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Friday, May 22, 2009

Pomodoro, University Ave.

Pomodoro Grill on Urbanspoon
Pomodoro is a full-service restaurant on University Ave. serving "contemporary Italian cuisine." It's been in business for at least ten years, although I’m not sure if it’s had a wood-fired brick oven for all that time. Still, it’s not a latecomer to the wood-fired oven pizza scene, at least around here.
I shared a lunch with a friend this time, so I got to try two pizzas: the margherita and the “tradizionale,” which is basically a pepperoni pizza. We ordered the margherita with a regular crust and the tradizionale with a whole wheat crust.
The bottom of each pizza was dotted with charred spots (the one in the bottom photo is the margherita), and the edges were also somewhat charred, but the crust had a surprising lack of crispness. Pizza baked in a wood-fired oven can sometimes be too crunchy and crackly for my taste, but these were just the opposite. They were quite soft, and easily foldable, though the whole wheat flour in the tradizionale did lend it a bit of crispness.
Pomodoro’s margherita is similar to a “white” pizza, with olive oil, “regular” (a/k/a low-moisture) mozzarella, asiago, diced tomato, fresh basil, onion and garlic. Though a departure from the classic tomato, basil and fresh mozzarella, the toppings worked well together. My only complaint in that department is that it was pretty heavy on the cheese, which was just melted, soft and stringy, like the filling in a grilled-cheese sandwich. With its thin crust and relatively mild toppings, this pie didn't need quite so much cheese, and again I wished that it had spent a little longer in the oven, as I prefer my cheese a bit browned.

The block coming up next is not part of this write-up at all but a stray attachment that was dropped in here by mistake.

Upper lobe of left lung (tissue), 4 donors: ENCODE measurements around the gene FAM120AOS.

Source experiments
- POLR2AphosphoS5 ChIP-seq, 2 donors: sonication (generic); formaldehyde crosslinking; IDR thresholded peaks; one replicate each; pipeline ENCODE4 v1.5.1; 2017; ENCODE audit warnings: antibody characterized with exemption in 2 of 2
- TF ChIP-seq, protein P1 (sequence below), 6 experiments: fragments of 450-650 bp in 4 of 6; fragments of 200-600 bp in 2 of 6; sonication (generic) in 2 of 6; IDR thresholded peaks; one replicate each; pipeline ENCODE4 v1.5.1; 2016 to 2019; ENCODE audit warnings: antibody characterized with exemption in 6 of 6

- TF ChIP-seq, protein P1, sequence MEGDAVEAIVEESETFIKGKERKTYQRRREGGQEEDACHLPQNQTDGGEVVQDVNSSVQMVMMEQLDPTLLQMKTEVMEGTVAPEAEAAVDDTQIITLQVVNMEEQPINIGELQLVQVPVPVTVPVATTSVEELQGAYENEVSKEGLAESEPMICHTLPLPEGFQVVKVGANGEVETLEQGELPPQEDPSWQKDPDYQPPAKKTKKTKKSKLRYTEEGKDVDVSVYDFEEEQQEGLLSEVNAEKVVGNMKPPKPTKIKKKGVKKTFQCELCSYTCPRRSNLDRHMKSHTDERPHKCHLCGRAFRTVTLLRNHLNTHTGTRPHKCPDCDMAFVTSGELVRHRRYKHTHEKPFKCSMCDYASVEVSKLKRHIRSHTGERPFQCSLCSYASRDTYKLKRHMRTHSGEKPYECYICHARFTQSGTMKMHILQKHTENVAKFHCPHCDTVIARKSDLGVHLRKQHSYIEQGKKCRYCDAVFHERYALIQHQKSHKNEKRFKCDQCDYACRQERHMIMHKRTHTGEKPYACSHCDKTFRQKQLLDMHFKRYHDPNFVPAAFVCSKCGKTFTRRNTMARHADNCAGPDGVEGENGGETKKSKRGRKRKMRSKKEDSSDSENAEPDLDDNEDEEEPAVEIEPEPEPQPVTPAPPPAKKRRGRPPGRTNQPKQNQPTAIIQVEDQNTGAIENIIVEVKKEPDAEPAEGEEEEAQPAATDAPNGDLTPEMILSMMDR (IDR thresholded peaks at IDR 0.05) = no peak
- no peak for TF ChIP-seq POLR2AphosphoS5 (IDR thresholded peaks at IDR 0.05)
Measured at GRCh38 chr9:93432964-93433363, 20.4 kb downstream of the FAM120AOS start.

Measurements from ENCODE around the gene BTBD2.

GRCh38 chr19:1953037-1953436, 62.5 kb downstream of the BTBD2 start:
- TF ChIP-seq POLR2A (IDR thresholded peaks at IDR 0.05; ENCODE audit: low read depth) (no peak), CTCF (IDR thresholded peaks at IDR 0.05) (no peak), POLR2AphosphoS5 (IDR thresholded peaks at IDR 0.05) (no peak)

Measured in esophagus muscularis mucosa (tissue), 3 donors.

The tradizionale was good, not exceptional maybe, but good. The whole-wheat crust had a pleasant, slightly nutty flavor and aroma, with a bit of crunch. Here the cheese, though again generously applied, was better balanced against the tangy, slightly herbal red sauce and slightly crisp, tasty slices of pepperoni.
Overall, these were good, enjoyable pizzas, but they fell short of greatness, mainly because they just weren't sufficiently done, in my opinion. I'm not sure if that was due to the oven not being hot enough, too little baking time, or both. The charred spots suggested a pretty hot oven floor, so I had a hard time figuring out why the crust (which otherwise had a good flavor and texture) was so soft. I suspect that the thick layer of cheese didn't help, either. As a general rule, I think that pizza baked in a very hot oven should not only have a thin crust, but a thin layer of toppings, because the pizza can only stay in the oven a few minutes before the crust starts to burn from the heat of the oven floor. A thick layer of cheese and other toppings won't have time to cook properly.
Then again, maybe the customers are to blame. Though it may be starting to change as people become more familiar with the concept, a lot of local diners, I'm afraid, are apt to complain that their pizza is "burnt" if it shows much charring. I don't like burnt pizza either, but a nice char will give the pizza a crisp exterior and a toasty flavor that was lacking in Pomodoro's pizza on this visit. I liked it, but it didn't quite live up to its potential. I'll give it a B.

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